I’ve only recently developed an interest in following trends in technology, particularly the software side. I read scores of articles everyday about new apps and new research. At times I come across services that I wish were available in Pakistan too (like Yelp).
This often also makes me want to develop a local Yelp-type service myself but I’m not so sure about getting into a venture of my own just yet. Since I come from a technical background, when I look at most processes in our local institutions I try to imagine how they could be mapped to an online process. In spite of all the advances in the internet, we’re still heavily dependent on paperwork, manual bookkeeping and cumbersome processes. So many things would be so much easier if they were just available online! One, for example, are medical health records.
I’d initially set out to write a post on what my ideal patient information system would contain but then I decided to look at the websites of some famous hospitals in Rawalpindi and Islamabad. I wanted to see what services they offer to people who actually bother going online in an attempt to register themselves or book an appointment. I found some interesting stuff.
To start off, I’ll clarify that my research group only included about 7-8 hospitals that I know to be popular. But since these are top names, one cannot expect more from others. Still, in case there are some hospitals out there that offer better online services to the public, I’d appreciate that you share them on this forum. 🙂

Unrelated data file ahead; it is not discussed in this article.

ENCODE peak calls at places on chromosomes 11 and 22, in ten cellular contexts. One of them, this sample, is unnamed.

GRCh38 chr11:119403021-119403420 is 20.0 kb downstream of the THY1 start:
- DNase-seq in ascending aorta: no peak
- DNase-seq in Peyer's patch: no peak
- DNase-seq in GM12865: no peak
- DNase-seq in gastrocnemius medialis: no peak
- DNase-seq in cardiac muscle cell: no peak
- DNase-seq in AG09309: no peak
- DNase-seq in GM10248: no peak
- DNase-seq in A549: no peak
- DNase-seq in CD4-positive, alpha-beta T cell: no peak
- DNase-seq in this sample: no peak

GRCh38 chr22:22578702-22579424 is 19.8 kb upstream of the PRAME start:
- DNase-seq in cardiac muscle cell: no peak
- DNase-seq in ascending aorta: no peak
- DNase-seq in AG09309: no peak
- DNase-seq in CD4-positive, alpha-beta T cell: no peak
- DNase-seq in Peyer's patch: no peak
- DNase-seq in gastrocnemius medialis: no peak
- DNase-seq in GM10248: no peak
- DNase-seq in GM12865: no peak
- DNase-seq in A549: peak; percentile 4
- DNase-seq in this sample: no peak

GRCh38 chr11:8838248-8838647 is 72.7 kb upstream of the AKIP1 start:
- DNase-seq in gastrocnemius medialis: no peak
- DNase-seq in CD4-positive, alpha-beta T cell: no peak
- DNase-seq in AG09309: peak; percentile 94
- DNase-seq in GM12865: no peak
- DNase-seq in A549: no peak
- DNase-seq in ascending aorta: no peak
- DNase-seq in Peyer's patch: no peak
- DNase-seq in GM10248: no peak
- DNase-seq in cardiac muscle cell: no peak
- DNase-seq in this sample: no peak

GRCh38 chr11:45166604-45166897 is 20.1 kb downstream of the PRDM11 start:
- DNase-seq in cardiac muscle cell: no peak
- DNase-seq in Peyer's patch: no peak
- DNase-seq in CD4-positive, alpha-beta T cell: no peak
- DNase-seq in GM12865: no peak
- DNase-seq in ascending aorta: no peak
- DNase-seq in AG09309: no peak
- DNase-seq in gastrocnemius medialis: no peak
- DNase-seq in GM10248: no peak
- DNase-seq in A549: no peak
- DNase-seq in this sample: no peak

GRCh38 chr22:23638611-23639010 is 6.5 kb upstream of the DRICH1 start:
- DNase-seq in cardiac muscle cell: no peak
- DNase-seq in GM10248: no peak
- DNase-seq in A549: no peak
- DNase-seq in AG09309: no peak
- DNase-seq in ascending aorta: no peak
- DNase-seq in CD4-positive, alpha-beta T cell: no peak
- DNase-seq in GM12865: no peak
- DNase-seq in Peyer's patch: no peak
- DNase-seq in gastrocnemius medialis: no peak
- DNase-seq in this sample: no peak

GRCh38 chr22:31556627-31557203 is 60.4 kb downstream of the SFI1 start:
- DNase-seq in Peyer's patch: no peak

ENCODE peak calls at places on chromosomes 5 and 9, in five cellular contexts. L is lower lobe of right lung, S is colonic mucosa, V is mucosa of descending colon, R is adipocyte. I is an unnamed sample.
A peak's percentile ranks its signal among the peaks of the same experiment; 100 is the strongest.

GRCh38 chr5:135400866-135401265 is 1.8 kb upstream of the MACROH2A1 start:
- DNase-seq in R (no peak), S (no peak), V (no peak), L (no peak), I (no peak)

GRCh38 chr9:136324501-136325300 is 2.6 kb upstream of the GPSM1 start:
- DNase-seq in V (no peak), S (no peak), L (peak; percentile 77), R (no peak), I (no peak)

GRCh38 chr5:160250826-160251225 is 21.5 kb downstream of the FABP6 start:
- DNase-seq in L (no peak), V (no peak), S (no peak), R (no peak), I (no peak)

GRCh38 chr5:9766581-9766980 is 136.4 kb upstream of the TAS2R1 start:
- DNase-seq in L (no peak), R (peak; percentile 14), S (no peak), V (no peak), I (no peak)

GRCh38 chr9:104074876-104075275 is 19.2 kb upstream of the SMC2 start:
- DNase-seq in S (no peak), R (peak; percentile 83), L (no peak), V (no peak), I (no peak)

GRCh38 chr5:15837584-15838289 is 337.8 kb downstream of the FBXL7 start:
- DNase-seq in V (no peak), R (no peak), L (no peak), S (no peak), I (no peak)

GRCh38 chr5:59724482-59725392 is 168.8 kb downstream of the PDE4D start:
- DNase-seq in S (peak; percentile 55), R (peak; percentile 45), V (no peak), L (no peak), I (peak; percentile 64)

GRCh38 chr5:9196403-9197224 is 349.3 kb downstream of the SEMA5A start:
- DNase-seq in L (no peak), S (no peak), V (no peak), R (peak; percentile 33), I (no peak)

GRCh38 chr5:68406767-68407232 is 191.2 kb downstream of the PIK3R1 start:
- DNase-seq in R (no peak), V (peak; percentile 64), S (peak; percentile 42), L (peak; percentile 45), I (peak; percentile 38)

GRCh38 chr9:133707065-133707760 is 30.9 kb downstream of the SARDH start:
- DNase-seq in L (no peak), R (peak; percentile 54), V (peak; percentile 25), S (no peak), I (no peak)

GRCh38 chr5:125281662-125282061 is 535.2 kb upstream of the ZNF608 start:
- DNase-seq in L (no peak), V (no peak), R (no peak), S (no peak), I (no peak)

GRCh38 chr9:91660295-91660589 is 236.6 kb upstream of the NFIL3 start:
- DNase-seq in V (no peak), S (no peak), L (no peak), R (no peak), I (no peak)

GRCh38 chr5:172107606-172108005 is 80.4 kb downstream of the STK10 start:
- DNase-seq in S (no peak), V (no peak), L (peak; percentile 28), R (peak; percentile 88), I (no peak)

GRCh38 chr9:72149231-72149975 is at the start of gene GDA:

According to my initial findings, merely by looking at the websites of each hospital, I found the following:
From this figure you can plainly see that there’s no information about Medical History available on the websites of these hospitals. So I emailed all of them to ask if the have an online patient portal for this.
If we look at the rest of the data above, we can see that most hospitals provide Online Registration and a few also provide Lab Reports online. Appointment Booking and Online Consultation are only provided by one hospital each.
I can understand how Online Consultation can be tricky but Appointment Booking is pretty straightforward. In fact it would be more convenient if this was available online.
Another interesting thing I’m waiting for, is the response time of these hospitals to my email. Something that always ticks me off is late response time to online queries. I’m not sure how this works in other countries but at least in Pakistan, the Contact Us page on websites is just a sham. When you send email to the addresses on these pages, you hardly ever hear back. Eventually one has to call and ask. To which I always say, “Better remove that page if you can’t manage what comes through it because that only annoys people and generates bad word of mouth”.
So coming back to the topic of online health care services; these days, in addition to having a web presence, it’s increasingly becoming important to have a mobile presence. Everything that you offer online can also be offered on mobile through apps. Following are only a few of the services that could be exposed to the public via mobile apps:
- Patient Medical Records
- Bill Payment & Billing History
- Appointment Booking
- Emergency Numbers
According to the latest report Internet Trends 2014 – Code Conference, from digital industry analyst Mary Meeker, health care is at an inflection point in terms of digital opportunities. With people having everything available on their fingertips these days, health care portals and mobile apps aren’t such a big ask.
P.S. I never heard from any of the hospitals I’d emailed.